The most serious impact of the new 2015 minimum size standards will be to the quality of the occupiers’ living environment.
The size of new homes here will now align more with the UK, acknowledged as the smallest in EU, and not a path we should follow.
Purchasers may end up paying the same price for smaller dwellings in outer-urban areas and less desirable locations.
There may be minor improvements in residential supply but only at upper market levels where projects make a profit and in desirable areas were site costs are high.
NAMA will be completing projects at unaffordable levels due to legacy pre-crisis site values.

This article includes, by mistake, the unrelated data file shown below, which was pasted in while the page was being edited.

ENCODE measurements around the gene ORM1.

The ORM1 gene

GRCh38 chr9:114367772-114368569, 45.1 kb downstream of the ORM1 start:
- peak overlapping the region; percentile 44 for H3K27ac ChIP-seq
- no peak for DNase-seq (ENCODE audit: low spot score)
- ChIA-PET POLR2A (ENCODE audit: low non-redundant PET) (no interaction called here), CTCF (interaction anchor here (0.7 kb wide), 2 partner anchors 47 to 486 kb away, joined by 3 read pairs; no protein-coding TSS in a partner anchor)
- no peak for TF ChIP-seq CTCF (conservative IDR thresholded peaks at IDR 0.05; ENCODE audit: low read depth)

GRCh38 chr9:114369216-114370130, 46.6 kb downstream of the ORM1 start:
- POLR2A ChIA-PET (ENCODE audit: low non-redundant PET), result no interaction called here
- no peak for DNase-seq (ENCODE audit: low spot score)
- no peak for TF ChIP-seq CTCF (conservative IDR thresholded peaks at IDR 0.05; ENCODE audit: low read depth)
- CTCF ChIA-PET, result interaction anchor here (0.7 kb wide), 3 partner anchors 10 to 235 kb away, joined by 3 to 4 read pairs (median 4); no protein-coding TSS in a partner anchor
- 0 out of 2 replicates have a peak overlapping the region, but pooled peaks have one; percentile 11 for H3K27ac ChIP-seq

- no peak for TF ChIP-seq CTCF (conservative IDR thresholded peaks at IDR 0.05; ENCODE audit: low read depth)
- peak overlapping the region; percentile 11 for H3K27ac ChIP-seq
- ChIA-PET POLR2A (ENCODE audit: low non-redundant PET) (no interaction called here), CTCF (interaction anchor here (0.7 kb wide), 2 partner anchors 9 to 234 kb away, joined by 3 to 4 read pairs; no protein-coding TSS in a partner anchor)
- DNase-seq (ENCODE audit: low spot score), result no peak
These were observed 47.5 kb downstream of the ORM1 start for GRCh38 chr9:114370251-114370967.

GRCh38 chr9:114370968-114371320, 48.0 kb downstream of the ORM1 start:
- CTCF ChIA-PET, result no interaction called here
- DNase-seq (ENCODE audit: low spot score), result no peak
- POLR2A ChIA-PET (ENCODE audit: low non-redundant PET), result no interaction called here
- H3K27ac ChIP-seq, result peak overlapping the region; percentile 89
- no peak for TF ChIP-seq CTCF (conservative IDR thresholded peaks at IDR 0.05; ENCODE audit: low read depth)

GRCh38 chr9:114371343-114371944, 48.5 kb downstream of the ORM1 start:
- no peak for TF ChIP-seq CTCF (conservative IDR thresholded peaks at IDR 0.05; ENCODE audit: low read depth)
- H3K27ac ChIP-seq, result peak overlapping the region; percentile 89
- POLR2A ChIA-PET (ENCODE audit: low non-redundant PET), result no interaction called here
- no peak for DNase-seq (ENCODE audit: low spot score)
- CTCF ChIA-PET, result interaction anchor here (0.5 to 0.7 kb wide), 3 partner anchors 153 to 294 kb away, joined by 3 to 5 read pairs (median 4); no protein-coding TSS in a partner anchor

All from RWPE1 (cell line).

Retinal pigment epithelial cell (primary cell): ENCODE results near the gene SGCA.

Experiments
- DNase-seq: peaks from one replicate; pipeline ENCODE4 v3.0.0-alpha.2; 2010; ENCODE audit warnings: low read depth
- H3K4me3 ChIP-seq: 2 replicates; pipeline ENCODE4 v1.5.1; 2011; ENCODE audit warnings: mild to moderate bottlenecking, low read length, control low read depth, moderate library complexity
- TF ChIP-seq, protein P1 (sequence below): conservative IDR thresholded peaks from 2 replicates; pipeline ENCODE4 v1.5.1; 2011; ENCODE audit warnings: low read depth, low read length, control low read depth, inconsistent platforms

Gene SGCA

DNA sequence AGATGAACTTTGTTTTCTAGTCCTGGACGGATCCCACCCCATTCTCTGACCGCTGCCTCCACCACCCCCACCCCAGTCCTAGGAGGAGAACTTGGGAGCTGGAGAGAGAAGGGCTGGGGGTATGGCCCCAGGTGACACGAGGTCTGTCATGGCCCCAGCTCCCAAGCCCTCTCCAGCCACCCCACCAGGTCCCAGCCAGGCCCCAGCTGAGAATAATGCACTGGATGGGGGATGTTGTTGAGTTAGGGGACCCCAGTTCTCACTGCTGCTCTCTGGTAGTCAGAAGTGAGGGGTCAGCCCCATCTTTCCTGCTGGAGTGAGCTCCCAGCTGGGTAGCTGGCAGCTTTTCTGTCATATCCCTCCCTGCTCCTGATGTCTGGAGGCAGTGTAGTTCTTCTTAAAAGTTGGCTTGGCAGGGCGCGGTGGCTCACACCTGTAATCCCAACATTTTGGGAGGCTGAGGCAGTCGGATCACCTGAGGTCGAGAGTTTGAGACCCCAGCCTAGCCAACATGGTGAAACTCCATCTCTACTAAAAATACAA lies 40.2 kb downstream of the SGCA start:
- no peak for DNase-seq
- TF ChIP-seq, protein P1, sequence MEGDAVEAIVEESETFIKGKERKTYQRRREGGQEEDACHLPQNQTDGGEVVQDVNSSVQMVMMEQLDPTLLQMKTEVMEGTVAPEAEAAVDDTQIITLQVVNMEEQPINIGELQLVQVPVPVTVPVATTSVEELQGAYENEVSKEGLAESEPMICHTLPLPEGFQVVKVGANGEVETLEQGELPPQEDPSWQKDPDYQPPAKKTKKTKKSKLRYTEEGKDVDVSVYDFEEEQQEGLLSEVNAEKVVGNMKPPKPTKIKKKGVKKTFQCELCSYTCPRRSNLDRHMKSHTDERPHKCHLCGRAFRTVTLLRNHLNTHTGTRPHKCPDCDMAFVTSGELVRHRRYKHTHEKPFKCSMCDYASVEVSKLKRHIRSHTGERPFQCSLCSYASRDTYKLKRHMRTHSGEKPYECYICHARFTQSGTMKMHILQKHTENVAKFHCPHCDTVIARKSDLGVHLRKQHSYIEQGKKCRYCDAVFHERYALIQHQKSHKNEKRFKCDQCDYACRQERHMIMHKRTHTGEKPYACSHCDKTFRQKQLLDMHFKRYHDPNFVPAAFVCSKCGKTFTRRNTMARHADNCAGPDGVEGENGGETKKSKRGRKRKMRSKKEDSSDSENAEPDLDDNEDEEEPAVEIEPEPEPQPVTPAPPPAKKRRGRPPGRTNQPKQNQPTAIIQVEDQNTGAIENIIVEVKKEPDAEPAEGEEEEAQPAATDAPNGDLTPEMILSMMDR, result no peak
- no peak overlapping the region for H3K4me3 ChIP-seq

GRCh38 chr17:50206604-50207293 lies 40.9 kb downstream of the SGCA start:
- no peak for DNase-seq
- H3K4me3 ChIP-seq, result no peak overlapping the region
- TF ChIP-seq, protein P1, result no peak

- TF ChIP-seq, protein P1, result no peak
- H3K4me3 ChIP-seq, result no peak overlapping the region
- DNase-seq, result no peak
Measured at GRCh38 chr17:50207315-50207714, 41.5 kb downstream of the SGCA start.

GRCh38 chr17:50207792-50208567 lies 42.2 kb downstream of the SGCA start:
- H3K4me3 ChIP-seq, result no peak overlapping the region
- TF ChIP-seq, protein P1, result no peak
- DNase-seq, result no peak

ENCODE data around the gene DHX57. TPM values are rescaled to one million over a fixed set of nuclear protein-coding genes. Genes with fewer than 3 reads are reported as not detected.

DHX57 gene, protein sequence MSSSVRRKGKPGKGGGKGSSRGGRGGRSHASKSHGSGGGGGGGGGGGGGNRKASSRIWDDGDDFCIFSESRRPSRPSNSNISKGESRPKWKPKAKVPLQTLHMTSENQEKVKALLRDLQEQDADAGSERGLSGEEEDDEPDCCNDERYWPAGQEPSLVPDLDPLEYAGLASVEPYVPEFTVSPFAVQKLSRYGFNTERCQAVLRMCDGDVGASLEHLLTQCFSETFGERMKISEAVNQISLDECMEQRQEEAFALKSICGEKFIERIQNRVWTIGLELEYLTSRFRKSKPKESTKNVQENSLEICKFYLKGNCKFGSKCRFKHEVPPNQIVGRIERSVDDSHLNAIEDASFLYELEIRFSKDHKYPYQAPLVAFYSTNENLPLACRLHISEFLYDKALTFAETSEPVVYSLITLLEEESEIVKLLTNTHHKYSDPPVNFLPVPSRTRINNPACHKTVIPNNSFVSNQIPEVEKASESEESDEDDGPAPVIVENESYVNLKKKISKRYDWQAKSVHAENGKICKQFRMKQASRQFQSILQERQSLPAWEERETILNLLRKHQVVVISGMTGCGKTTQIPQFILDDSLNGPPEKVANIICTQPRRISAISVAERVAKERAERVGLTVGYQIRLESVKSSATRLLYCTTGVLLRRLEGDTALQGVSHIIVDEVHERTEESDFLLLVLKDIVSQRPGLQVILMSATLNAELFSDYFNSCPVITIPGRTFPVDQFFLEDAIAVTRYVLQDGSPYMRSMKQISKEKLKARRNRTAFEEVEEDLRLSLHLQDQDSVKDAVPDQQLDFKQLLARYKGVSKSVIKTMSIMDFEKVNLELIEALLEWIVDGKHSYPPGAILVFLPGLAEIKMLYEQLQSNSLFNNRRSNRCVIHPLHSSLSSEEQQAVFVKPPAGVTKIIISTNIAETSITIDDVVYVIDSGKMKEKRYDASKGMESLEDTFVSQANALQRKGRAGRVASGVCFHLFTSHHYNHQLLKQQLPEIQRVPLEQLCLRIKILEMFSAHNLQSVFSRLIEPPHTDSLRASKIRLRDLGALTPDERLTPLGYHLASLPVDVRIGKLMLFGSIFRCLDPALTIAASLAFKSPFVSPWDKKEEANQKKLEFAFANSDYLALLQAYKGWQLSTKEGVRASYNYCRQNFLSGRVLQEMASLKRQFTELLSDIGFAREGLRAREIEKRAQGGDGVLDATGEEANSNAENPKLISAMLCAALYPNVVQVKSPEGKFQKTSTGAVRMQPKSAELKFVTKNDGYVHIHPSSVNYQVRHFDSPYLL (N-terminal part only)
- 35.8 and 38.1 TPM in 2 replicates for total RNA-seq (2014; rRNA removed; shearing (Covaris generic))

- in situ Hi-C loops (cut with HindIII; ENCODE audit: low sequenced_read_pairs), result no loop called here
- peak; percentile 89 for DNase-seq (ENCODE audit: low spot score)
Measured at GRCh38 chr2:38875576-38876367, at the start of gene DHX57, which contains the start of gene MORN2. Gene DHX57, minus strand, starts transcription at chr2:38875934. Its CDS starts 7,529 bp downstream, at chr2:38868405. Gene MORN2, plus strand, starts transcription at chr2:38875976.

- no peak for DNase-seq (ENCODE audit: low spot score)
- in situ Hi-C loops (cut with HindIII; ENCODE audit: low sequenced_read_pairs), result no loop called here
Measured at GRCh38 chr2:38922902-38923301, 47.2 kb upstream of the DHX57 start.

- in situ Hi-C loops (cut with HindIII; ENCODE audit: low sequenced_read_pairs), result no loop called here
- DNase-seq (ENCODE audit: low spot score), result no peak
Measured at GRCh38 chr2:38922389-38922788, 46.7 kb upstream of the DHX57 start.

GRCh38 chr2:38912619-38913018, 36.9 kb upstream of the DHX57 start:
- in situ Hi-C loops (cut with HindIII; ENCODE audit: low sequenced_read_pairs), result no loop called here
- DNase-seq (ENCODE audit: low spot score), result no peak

For NAMA to build and sell apartments at current asking prices would mean crystallising significant losses, and as such, NAMA can not solve the affordable housing problem.
There is no ‘one-size-fits-all’ design solution that policy makers can apply to different sites in different locations as is implied in these new regulations.
The 2015 DECLG size standards will reduce apartment quality and create planning delays that will further inhibit supply in the short term and impoverish our built environment in the longer term.
The Government’s three aims of the new apartment size standards were to reduce costs, improve affordability and increase supply. The new standards fail on all three fronts.